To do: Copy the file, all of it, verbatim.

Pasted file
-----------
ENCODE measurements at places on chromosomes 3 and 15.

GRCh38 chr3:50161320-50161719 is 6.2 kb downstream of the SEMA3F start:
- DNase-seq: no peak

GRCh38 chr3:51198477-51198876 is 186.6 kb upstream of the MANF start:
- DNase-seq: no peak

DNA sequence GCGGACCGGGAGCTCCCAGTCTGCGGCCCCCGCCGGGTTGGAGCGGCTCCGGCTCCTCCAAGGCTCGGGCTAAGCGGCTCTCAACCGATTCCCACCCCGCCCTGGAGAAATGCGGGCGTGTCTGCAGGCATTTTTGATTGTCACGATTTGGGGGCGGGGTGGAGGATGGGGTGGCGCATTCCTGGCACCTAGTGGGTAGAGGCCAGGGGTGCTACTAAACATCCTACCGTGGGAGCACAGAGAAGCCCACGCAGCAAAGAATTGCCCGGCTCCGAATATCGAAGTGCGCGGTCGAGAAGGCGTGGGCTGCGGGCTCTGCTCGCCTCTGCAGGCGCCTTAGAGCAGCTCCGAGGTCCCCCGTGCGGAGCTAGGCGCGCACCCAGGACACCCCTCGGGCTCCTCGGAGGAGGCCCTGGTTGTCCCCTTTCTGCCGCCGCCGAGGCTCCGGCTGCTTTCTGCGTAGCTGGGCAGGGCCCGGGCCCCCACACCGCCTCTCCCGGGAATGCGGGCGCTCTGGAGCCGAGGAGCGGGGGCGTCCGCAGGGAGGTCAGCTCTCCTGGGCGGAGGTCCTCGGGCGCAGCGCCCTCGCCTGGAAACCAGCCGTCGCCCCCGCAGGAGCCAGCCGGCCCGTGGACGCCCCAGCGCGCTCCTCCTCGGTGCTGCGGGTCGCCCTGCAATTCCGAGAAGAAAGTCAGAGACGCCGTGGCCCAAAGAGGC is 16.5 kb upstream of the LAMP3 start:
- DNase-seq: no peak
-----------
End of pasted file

ENCODE measurements at places on chromosomes 3 and 15.

GRCh38 chr3:50161320-50161719 is 6.2 kb downstream of the SEMA3F start:
- DNase-seq: no peak

GRCh38 chr3:51198477-51198876 is 186.6 kb upstream of the MANF start:
- DNase-seq: no peak

DNA sequence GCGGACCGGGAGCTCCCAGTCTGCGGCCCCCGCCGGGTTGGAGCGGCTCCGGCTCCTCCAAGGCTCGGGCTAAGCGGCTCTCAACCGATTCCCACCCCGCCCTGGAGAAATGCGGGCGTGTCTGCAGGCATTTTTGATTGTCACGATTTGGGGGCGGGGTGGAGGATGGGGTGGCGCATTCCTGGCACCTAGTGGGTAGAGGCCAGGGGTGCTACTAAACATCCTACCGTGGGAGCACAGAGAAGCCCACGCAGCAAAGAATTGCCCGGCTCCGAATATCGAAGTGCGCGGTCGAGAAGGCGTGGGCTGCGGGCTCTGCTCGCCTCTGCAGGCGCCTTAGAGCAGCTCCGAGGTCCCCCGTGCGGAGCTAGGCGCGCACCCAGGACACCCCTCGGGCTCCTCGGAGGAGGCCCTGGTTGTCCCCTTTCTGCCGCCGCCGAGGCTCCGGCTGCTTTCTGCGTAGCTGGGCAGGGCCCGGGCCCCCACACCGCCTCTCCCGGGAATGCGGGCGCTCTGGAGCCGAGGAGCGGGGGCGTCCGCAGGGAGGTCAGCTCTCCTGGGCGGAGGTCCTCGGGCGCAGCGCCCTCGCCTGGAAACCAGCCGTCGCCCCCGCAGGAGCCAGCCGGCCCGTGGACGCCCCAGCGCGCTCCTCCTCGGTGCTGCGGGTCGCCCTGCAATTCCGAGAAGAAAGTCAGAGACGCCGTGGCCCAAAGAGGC is 16.5 kb upstream of the LAMP3 start:
- DNase-seq: no peak